He was like Woody Allen in “Banana’s, getting a copy of ‘Time magazine,’ ‘Commentary,’ ‘Saturday Review,’ ‘Newsweek,’ and picks up some porn magazines to stuff behind them so he looks like an intellectual and not a pervert, and then the guy at the counter starts adding up the prices, but yells out to his buddy in the back, “Hey Ralph, how much is a copy of ‘Orgasm?’

    Maybe if the jury had known about this, if the defense knew about it and presented it, they might have had some reason(s) to have some “reasonable doubt?’

    And the fact the jury wasn’t told that the lone survivor wasn’t able to tell police what the person looked like, outside of the fact that he was black, and then wasn’t able to identify the individual in a line-up later on, but, miraculously, when the trial was put on, and the defendant practically had a neon sign over his head that said “KILLER!”, was then able to point him out in the courtroom, no, this had no bearing on the case says Justice Thomas.

    Justice Thomas has a strange definition of “justice.” And it’s obviously very different from what mine is.

    One wonders how Justice Thomas might have felt if he were in that defendants shoes, and this miscarriage were allowed to occur?
    He is, after all, a black man.

    But Justice Thomas doesn”t wonder at all.
    He clearly completely lacks any sense of empathy.

    • NBarnes

      Justice Thomas has a strange definition of “justice.” And it’s obviously very different from what mine is.

      One wonders how Justice Thomas might have felt if he were in that defendants shoes, and this miscarriage were allowed to occur?
      He is, after all, a black man.

      Strange justice, indeed.

    • Richard

      “And the fact the jury wasn’t told that the lone survivor wasn’t able to tell police what the person looked like, outside of the fact that he was black, and then wasn’t able to identify the individual in a line-up later on, but, miraculously, when the trial was put on, and the defendant practically had a neon sign over his head that said “KILLER!”, was then able to point him out in the courtroom, no, this had no bearing on the case says Justice Thomas.”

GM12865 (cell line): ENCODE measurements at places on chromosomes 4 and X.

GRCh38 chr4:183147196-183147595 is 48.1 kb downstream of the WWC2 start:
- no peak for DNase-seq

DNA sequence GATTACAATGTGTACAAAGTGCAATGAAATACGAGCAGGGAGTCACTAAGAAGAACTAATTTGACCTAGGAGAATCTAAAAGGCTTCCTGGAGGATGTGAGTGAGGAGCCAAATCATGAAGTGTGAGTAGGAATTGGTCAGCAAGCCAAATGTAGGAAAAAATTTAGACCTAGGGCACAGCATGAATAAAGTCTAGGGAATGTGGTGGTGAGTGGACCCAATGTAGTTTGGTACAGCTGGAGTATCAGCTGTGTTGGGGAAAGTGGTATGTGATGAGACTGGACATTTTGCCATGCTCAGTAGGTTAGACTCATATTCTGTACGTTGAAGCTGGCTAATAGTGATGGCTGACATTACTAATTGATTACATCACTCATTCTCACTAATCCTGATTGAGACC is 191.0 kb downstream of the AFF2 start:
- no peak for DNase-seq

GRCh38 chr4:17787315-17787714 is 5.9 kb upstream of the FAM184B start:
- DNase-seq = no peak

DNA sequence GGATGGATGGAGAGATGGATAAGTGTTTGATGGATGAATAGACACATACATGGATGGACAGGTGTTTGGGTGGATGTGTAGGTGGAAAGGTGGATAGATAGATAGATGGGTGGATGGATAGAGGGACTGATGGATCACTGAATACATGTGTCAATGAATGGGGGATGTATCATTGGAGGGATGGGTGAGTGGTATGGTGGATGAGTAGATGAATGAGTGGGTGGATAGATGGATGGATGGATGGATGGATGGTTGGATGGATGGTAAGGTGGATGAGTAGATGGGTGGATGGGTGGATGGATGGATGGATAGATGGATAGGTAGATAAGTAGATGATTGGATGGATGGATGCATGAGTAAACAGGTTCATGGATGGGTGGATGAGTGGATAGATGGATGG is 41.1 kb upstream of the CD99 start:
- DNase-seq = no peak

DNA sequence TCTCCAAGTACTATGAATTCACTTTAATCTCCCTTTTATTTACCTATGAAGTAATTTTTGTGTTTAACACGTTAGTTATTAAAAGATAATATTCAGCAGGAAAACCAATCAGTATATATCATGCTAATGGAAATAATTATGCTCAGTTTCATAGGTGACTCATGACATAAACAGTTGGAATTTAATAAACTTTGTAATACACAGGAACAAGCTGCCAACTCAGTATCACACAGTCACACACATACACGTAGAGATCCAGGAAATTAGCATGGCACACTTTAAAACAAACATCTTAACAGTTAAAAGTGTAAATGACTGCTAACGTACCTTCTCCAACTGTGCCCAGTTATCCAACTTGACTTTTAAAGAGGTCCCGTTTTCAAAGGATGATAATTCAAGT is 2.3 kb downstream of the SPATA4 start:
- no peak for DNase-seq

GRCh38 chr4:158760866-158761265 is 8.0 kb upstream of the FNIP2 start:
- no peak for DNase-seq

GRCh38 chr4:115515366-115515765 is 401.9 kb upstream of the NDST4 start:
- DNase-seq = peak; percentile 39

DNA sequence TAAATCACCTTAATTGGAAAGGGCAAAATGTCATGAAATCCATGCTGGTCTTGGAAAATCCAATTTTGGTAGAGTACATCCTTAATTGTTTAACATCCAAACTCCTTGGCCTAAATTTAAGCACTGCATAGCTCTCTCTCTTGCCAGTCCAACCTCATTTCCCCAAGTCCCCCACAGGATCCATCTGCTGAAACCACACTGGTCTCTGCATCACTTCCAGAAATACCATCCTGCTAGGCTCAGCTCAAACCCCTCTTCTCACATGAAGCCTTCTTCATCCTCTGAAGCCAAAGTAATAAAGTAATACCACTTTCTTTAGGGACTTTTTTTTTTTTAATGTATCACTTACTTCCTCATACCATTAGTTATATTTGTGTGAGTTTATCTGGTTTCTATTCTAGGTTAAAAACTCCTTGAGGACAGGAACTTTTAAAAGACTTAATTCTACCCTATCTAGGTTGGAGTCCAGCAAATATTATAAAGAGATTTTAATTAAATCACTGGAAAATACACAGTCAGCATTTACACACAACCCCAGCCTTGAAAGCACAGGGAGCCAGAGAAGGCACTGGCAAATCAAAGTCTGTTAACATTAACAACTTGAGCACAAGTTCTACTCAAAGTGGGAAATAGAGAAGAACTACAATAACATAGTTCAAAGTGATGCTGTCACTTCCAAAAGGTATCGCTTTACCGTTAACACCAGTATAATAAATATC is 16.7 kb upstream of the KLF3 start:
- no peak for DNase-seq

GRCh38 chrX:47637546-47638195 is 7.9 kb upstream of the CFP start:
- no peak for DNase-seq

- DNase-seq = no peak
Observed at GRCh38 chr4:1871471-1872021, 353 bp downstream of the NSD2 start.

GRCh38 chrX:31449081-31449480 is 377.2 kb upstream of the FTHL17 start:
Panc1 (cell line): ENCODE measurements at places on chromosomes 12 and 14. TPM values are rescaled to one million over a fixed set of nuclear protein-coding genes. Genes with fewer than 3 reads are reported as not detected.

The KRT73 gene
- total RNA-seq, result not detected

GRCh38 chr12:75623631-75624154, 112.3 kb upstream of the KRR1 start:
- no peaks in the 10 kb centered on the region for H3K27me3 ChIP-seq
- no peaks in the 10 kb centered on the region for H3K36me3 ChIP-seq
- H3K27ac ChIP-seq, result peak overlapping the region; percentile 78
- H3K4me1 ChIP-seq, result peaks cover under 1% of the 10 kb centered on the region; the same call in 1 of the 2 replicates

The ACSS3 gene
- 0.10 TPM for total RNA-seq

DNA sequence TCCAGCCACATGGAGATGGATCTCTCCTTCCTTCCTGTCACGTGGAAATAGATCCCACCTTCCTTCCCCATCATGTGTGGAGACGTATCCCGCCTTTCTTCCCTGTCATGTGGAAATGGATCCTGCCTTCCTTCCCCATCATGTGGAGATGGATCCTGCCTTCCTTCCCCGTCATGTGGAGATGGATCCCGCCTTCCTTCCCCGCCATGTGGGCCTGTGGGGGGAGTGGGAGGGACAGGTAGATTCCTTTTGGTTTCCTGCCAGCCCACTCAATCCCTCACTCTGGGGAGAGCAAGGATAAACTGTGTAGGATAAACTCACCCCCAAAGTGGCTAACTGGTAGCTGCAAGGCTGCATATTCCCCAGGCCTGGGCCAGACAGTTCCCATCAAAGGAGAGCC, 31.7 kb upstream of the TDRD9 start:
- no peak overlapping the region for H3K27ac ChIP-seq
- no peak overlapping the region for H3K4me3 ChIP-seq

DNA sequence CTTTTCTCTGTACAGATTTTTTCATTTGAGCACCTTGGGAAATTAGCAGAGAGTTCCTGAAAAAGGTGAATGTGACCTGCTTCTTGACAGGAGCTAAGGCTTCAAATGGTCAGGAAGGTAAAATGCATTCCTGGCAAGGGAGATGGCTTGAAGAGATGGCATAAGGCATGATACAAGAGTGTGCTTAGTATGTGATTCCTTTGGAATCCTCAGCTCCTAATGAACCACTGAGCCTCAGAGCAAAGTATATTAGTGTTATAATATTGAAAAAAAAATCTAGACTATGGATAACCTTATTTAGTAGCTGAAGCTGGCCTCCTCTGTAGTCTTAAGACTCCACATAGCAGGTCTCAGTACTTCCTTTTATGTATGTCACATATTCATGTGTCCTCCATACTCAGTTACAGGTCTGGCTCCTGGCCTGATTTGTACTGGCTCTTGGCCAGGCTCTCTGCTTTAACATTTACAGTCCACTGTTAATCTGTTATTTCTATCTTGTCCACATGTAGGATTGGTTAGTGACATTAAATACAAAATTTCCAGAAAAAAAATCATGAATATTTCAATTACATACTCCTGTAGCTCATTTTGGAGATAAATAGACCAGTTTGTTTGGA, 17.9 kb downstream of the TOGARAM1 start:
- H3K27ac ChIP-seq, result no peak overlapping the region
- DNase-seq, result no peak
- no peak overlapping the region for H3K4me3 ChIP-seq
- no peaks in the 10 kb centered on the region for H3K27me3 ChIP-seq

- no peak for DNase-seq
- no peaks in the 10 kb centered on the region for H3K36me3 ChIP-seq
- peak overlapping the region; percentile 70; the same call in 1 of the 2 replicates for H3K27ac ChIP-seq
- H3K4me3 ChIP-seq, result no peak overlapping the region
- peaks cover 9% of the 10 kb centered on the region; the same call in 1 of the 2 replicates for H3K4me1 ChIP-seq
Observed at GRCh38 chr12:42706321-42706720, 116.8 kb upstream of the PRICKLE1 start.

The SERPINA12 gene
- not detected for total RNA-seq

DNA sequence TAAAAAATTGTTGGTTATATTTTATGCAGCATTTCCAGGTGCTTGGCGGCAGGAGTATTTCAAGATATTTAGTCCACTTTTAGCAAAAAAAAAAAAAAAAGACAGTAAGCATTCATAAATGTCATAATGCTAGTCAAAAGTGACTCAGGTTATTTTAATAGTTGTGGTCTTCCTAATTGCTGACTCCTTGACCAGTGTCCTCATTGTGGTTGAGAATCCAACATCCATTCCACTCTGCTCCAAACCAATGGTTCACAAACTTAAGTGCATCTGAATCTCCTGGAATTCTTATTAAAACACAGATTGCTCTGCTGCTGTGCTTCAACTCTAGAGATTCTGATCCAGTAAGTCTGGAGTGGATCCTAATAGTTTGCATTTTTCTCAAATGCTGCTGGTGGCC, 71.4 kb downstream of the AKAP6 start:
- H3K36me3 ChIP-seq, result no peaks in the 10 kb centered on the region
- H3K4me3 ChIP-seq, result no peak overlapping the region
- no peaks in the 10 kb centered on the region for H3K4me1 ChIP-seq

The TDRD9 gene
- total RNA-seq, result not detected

Not quite. He did identiy him at a photo lineup a couple months after the incident (but, of course, this was after he told the cops that he had never seen faces).

      Despite this, however, this was a slam dunk Brady violation and a slam dunk case for reversal of verdict (evidenced by the fact that this may be the shortest Supreme Court opinion I’ve ever seen) .

      • sparks

        Uh, didn’t he ID him in a photo lineup after the suspect’s picture was shown publically? A detail like that makes a difference, you know.

  • Epicurus

    Maybe someone could teach the good Justice the very complex legal theory of “innocent until PROVEN guilty.” He seems to think it works the other way ’round…what a pitiable excuse for an associate justice of the Supreme Court this man is. Of course, he’s in good company (see, e.g., Alito, Samuel.) The pure evil that has been inflicted on our Republic may never be fully cleansed from the system. Thanks, GOP!!

    • Anderson

      Of course, he’s in good company (see, e.g., Alito, Samuel.)

      And not even Alito could join Thomas on this one.

      This was btw the case with the ruefully hilarious oral argument.

      JUSTICE KAGAN: Ms. Andrieu, did your office ever consider just confessing error in this case?
      MS. ANDRIEU: I’m sorry?
      JUSTICE KAGAN: Did your office ever consider just confessing error in this case? You’ve had a bunch of time to think about it. Do you know? We took cert a while ago. I’m just wondering whether you’ve ever considered confessing error.

      • Njorl

        I think a direct plea to ignore the facts and the law, and to find for New Orleans out of deference for the effects of hurricane Katrina would have been the best strategy.

        • Glenn

          I would have had Connick’s son croon the argument. Couldn’t have done any worse, right?

  • norbizness

    So the length of one’s dissent is inversely proportional to the amount of time one stayed awake during the oral argument?

    • Why bother with oral argument at all, when you can be guided by the promptings of the Spirit?